SY Kim

Dr Seung-Young Kim

Senior Lecturer in Korean Studies

Education
BA (Seoul National), M.I.A. (Columbia), PhD (The Fletcher Sch ool of Law & Diplomacy, Tufts)

Contact details
Email : s.y.kim@sheffield.ac.uk
Tel: 0114 222 8444
Room: C20

Profile

SY Kim teaches and researches international history and politics of Korea and East Asia with emphasis on the 20th century. He joined the School of East Asian Studies from September 2011 and is in charge of external relations of Korean Studies. Before joining Sheffield, he was a Lecturer in the Department of Politics and International Relations at the University of Aberdeen (2003-2011). He was also a teaching fellow at Harvard University on the Cold War international history (2000) and was an associate of the John M. Olin Institute of Strategic Studies at Harvard University (1998-2000). During 2008-10 academic years, he did research about the Anglo-Japanese-US relations over China in the 1930s at the University of Tokyo with a research grant from the JSPS (Japan Society for Promotion of Science). He also did research about the US-Japanese-Korean relations in the 1970s as a visiting research fellow at Keio University in Tokyo (2001-2). From 2005 until 2012 he worked as a research associate at the National Security Archive (Washington D.C.) with its research project on the US-Korean-Japanese relations from the Nixon to Clinton presidencies. Before pursuing his doctoral degree, SY Kim worked as the diplomatic correspondent and the UN correspondent for The Chosun Ilbo newspaper in South Korea. He is fluent in Japanese and French, and has an intermediate command of Mandarin Chinese. He is a native Korean speaker.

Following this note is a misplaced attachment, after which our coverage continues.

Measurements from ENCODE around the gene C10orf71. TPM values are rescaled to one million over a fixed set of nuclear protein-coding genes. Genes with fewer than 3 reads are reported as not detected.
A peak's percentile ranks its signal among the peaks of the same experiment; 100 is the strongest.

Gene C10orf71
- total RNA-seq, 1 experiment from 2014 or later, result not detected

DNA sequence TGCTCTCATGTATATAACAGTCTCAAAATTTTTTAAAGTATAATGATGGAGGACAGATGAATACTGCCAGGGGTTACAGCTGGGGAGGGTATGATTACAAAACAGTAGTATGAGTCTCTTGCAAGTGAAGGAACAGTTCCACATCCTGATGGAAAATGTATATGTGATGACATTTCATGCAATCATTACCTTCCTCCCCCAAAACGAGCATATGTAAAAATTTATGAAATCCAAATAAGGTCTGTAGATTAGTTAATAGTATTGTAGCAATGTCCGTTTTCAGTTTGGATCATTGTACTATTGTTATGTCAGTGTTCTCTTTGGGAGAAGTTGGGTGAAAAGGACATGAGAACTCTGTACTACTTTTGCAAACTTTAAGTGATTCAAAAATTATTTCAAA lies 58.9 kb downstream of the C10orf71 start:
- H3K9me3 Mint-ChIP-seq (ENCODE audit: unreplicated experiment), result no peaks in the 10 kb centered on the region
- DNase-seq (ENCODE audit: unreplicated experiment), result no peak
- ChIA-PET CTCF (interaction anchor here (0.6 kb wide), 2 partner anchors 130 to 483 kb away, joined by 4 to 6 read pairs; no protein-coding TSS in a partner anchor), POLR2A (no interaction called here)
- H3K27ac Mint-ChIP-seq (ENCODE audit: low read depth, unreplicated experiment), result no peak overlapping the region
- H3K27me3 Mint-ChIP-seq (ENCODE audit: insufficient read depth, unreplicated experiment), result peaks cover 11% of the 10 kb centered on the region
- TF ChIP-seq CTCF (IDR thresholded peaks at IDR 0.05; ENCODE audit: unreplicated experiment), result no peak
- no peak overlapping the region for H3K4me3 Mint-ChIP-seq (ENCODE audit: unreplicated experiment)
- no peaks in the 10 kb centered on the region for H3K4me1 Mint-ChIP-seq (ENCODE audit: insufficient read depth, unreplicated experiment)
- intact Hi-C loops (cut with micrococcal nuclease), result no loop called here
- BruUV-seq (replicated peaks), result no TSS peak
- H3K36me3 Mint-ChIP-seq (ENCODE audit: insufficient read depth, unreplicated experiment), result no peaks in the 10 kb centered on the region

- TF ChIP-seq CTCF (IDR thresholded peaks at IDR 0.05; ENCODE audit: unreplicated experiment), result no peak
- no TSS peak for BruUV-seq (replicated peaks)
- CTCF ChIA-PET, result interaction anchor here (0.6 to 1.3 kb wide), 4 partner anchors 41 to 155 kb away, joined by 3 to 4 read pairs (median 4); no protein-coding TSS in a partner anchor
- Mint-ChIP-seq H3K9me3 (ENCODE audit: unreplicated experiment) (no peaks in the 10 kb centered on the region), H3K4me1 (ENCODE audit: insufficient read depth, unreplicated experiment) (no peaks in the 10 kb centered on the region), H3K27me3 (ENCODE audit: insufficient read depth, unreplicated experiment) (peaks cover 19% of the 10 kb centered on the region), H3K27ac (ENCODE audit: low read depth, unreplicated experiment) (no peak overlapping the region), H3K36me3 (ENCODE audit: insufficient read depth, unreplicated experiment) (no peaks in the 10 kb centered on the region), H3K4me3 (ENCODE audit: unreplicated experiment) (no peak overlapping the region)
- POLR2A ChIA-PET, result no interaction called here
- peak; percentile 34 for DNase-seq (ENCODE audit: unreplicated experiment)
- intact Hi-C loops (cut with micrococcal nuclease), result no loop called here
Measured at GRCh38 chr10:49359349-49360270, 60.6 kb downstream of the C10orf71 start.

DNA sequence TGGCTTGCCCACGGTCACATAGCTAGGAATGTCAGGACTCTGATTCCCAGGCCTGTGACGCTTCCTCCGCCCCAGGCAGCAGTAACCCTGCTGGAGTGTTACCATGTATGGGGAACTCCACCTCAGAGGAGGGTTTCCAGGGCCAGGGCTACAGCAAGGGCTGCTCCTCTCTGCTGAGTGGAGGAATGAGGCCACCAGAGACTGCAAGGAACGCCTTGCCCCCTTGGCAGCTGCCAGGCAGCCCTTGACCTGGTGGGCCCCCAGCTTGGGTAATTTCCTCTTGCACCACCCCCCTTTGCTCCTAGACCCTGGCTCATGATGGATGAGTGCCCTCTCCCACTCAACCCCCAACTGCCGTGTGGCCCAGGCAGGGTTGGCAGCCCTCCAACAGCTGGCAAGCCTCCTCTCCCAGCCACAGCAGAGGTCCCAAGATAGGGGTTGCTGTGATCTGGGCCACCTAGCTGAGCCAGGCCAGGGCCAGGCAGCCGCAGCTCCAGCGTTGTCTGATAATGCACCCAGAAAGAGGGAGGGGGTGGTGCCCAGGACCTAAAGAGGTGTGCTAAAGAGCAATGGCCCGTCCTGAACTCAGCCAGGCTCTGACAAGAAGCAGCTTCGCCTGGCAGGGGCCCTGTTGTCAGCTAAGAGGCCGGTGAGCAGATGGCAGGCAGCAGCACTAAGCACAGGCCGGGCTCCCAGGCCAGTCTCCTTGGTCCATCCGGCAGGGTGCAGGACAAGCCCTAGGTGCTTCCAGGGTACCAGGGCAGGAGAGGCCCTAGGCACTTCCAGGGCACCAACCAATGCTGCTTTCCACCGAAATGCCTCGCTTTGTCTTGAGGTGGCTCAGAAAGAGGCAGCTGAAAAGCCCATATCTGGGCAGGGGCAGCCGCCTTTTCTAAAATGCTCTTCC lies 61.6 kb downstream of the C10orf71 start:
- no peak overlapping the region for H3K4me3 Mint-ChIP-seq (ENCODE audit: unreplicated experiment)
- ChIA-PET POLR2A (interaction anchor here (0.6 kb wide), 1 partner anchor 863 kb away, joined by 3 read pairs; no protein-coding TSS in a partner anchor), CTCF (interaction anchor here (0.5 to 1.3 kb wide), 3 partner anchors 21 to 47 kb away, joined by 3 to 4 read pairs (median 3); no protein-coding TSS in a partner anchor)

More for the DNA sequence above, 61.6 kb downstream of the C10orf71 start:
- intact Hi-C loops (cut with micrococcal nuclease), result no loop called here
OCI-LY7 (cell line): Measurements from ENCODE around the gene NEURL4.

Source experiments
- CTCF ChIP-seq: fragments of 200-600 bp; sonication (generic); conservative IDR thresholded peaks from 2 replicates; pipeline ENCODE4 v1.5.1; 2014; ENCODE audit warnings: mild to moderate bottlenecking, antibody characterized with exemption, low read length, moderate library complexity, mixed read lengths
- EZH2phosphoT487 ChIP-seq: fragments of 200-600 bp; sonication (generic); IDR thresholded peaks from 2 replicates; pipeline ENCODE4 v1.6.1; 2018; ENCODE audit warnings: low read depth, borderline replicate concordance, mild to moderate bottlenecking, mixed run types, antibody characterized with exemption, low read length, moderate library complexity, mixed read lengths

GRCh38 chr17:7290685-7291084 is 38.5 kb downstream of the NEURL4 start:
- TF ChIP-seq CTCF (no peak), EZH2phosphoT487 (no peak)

Current Research

SY Kim has published on the history of US-Korean relations and international relations of Northeast Asia in the 20th century. He has combined multi-archival historical research with insights offered by the theories of international relations. He has also developed research interests on the interwar Japanese diplomacy and British policy towards the Far East in the 1930s. After publishing his book on American diplomacy toward Northeast Asia (2009), he has been preparing his second book project which examines major turning points of diplomacy in Northeast Asia in the 20th century.